The CDU member of the state parliament, Detlef Gürth, has accused the AfD of often using speeches in parliament for exploitation on social media rather than for political debate. Gürth told the German Press Agency that he had the impression that the AfD often took its speeches for "third parties in the digital universe". "The aim is to pick up on resentment and increase it."
A real discourse with the exchange of arguments and a struggle for the best solution is often not recognizable in the AfD. The party uses the parliamentary hall as a "stage" for social media, according to Gürth, who has been a member of the state parliament since 1990 and is thus Saxony-Anhalt's longest-serving member of parliament.
The AfD parliamentary group has significantly more followers on Facebook, Instagram, YouTube and Twitter than the other groups. On individual platforms, the AfD sometimes even has as many followers as all other factions combined. On Facebook, for example, the AfD faction has around 46,000 followers, where the other factions each have fewer than 4,000 followers. She has 23,000 subscribers on YouTube.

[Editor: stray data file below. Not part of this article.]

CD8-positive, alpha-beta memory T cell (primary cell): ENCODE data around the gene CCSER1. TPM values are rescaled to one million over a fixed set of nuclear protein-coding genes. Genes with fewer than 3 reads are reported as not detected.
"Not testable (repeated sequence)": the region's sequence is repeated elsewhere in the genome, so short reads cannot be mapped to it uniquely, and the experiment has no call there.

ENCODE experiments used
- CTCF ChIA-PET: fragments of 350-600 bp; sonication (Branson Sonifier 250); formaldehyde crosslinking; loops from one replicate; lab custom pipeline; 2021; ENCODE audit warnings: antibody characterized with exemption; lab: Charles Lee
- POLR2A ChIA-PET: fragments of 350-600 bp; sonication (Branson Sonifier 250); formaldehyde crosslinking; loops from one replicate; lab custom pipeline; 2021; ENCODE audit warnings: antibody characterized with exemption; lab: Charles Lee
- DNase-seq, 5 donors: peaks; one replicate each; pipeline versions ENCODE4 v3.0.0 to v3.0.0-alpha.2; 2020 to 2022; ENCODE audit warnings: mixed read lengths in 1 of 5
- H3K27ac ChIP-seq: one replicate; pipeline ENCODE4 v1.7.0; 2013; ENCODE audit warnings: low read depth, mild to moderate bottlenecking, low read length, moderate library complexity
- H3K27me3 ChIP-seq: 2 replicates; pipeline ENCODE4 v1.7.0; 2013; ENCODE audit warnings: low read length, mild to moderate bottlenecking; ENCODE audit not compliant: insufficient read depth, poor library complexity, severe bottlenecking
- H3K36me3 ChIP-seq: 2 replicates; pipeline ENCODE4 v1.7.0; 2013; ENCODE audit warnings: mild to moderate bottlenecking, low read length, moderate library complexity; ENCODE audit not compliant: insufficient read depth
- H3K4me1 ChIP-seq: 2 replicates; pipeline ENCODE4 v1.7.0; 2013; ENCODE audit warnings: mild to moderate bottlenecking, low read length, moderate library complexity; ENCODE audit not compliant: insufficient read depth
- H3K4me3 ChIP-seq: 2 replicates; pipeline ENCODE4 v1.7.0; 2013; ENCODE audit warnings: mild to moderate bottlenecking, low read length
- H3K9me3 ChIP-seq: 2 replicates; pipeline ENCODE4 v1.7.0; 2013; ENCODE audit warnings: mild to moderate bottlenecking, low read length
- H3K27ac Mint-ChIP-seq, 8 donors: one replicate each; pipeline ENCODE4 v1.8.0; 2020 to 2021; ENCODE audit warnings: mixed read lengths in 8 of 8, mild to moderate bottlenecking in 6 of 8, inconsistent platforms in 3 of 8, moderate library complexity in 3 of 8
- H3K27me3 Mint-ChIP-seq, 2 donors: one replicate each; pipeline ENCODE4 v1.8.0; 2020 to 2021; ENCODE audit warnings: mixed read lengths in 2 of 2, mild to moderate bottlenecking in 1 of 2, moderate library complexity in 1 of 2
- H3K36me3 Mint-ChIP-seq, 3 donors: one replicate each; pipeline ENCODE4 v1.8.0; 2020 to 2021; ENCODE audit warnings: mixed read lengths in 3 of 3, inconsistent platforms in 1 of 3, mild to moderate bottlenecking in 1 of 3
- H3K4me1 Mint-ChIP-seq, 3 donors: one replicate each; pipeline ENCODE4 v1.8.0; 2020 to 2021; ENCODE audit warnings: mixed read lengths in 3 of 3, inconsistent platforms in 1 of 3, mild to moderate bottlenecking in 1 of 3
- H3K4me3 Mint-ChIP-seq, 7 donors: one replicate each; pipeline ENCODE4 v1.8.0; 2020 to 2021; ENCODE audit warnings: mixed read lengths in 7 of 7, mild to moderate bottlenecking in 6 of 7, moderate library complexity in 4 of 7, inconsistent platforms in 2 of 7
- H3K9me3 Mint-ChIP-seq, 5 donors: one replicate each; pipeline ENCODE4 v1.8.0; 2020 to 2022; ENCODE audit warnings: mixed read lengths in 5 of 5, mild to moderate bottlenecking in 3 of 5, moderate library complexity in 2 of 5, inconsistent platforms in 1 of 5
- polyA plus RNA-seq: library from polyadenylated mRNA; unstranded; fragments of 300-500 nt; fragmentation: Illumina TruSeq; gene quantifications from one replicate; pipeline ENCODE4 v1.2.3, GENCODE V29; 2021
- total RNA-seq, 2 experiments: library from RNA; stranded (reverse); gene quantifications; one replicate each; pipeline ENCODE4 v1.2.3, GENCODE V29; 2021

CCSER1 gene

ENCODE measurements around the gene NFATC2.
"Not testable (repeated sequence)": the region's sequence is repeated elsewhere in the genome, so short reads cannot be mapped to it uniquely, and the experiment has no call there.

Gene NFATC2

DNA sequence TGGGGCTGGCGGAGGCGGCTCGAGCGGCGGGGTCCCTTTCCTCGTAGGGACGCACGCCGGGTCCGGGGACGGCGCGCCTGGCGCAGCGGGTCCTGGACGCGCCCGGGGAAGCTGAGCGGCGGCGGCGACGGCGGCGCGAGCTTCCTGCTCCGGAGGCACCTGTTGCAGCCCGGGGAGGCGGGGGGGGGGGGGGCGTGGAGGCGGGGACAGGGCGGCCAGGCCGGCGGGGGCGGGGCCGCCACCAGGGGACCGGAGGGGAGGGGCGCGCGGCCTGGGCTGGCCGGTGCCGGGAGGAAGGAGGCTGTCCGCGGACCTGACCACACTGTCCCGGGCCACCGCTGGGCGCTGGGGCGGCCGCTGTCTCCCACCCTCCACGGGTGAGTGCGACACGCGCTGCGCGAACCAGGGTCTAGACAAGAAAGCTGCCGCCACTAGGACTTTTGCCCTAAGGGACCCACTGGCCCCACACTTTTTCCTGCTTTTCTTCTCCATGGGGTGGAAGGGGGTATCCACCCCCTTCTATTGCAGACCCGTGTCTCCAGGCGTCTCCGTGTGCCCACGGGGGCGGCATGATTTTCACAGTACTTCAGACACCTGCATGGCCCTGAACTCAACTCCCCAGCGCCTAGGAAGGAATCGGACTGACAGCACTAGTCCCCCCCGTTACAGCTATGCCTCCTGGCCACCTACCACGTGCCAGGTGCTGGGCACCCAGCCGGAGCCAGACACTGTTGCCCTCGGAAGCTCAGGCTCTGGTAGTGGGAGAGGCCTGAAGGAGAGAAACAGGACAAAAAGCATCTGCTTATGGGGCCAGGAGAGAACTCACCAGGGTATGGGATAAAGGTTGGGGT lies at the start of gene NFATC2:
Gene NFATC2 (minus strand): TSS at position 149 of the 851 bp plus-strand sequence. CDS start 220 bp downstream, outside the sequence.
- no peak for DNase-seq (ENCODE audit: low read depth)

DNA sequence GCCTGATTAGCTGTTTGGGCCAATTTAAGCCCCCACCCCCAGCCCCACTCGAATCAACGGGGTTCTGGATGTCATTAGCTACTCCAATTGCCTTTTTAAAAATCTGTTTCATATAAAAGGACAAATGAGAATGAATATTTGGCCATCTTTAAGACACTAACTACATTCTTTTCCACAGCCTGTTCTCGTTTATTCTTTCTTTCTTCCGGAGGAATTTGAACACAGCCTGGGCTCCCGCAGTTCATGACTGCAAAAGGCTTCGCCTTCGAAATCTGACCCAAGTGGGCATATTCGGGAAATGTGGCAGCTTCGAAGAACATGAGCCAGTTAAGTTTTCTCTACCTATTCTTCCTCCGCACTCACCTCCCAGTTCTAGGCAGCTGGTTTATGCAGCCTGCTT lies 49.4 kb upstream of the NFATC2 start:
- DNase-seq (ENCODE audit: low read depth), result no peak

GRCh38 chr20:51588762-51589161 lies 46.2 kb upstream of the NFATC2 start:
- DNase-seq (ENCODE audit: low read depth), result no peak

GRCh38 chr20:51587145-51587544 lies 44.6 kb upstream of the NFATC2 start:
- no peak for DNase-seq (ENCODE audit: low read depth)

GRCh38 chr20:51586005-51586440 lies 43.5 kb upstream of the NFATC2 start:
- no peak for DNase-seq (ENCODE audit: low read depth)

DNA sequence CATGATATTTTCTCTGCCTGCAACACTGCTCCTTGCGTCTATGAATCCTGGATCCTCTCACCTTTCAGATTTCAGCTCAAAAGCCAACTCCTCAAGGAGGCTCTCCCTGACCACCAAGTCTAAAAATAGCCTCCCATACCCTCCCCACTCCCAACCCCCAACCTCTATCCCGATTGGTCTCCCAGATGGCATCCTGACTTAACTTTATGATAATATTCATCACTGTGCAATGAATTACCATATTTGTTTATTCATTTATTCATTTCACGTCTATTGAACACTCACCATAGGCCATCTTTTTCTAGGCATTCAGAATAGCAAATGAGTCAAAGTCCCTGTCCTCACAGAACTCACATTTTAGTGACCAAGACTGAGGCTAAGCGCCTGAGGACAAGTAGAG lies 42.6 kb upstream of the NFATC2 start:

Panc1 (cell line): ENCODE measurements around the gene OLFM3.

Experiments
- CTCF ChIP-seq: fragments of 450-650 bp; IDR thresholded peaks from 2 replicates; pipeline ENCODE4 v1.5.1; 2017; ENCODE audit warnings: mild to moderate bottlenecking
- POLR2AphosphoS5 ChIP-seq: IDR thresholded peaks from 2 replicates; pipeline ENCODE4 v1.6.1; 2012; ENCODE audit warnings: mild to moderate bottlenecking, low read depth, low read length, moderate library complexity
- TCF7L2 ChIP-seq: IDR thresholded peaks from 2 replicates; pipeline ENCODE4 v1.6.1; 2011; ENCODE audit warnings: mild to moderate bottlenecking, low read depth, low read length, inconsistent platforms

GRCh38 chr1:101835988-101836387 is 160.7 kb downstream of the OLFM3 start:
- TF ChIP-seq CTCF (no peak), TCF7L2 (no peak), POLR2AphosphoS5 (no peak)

AfD co-group leader Ulrich Siegmund rejected Gürth's criticism. "This allegation is unfounded," said Siegmund. He always faces the debate and argues with data and facts. "The fact that our posts then also have good responses in the social media is, for me, further confirmation that we are often going in the right direction." He tries to convey the political situation in an understandable way. "A lot of people seem to like that I say what they think."
The Magdeburg extremism expert David Begrich from the association Miteinander said that the AfD operates a certain form of "narrative of normality". Siegmund and his colleagues presented themselves as standing for "normal". The goals of the political competitors, on the other hand, are portrayed as abnormal. The pattern works through emotionalization, personalization and complexity reduction. "This is intended to call off certain resentments," said Begrich.